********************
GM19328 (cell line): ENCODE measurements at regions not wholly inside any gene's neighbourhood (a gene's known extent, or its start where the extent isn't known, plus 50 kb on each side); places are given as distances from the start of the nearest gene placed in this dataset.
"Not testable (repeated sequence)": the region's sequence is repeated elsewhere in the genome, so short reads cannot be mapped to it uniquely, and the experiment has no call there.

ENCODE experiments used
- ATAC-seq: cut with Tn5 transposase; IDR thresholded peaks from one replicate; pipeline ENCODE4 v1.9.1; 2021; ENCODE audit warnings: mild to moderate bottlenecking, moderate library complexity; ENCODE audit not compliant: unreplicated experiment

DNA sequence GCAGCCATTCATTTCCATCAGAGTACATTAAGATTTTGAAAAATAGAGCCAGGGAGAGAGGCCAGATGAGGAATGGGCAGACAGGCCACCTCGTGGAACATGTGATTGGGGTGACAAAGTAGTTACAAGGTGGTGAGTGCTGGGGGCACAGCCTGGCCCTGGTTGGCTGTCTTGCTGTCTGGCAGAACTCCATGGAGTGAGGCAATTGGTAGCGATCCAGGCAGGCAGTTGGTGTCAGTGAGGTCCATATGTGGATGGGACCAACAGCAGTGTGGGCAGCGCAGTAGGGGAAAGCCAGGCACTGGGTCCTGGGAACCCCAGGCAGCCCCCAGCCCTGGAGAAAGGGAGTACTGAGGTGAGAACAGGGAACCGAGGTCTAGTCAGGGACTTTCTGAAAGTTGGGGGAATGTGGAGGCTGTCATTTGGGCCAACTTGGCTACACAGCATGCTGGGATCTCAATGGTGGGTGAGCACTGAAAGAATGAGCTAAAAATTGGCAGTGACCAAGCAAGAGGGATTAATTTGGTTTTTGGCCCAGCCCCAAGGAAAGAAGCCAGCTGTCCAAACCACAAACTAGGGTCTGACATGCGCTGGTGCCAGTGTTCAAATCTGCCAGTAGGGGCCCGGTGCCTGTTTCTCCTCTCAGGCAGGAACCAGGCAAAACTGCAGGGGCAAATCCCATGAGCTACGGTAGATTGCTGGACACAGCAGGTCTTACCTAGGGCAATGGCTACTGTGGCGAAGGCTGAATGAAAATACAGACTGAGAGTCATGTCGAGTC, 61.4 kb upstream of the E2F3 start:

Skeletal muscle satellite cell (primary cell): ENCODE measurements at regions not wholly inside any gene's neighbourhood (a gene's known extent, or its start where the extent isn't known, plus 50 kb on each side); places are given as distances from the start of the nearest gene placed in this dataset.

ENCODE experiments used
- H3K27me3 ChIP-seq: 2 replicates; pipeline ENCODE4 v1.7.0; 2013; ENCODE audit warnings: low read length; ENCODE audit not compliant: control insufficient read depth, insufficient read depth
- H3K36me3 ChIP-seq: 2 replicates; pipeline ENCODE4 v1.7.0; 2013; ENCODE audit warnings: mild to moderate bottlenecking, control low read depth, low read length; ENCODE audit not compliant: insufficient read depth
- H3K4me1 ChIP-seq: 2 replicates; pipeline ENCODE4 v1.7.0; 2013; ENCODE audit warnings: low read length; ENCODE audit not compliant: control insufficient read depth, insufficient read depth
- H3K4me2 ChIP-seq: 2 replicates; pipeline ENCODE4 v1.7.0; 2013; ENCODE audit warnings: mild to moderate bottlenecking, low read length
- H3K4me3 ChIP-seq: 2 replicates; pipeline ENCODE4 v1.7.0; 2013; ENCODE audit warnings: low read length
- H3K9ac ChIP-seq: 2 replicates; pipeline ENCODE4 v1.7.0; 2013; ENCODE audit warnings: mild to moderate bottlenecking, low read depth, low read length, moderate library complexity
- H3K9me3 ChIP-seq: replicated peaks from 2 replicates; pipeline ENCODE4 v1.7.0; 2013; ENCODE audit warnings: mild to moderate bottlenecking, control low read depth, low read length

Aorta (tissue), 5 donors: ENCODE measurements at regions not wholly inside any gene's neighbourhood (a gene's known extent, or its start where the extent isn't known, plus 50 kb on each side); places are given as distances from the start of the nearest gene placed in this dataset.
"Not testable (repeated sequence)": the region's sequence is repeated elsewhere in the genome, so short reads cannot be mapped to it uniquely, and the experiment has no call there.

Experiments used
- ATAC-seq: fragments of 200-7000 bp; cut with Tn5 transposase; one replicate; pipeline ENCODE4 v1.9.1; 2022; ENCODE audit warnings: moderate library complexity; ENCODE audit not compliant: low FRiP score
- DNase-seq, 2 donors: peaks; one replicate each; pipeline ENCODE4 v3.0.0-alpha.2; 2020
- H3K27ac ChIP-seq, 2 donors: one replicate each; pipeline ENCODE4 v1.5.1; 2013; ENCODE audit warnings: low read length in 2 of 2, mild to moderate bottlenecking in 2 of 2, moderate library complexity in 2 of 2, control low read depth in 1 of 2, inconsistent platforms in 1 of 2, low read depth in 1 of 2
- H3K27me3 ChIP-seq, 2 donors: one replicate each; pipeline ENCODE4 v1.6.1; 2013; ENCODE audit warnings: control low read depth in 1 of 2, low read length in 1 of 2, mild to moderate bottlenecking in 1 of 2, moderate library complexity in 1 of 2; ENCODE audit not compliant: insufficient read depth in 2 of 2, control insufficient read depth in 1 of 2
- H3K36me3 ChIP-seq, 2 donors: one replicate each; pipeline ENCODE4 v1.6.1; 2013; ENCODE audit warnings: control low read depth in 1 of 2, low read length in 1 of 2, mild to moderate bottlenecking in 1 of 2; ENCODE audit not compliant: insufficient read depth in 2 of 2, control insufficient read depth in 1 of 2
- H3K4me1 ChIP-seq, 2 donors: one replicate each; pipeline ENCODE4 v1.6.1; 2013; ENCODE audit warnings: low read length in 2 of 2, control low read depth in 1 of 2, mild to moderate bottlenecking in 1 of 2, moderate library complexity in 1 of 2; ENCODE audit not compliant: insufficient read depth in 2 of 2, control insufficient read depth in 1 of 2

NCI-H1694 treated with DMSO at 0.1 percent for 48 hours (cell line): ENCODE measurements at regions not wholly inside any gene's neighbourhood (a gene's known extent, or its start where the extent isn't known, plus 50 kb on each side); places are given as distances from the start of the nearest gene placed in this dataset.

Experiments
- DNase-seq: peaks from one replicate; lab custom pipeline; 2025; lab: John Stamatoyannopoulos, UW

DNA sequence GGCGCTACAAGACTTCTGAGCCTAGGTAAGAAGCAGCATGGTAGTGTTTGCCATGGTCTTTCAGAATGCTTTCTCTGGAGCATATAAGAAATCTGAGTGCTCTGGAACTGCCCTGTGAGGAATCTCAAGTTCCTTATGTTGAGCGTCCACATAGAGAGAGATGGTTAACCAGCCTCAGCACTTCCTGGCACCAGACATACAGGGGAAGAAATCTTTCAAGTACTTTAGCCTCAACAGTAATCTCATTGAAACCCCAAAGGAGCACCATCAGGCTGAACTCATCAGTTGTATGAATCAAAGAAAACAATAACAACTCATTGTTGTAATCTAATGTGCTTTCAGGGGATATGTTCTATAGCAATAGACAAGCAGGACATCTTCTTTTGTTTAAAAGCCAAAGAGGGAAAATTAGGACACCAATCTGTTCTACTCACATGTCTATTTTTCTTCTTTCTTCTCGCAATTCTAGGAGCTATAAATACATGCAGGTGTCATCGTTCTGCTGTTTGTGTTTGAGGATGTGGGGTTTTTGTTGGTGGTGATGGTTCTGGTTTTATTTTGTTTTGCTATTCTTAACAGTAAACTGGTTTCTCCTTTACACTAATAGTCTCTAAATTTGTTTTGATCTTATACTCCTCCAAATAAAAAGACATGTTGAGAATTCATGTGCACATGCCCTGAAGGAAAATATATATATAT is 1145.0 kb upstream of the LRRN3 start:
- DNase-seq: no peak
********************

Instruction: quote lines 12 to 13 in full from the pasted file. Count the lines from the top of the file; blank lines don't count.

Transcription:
- H3K4me3 ChIP-seq: 2 replicates; pipeline ENCODE4 v1.7.0; 2013; ENCODE audit warnings: low read length
- H3K9ac ChIP-seq: 2 replicates; pipeline ENCODE4 v1.7.0; 2013; ENCODE audit warnings: mild to moderate bottlenecking, low read depth, low read length, moderate library complexity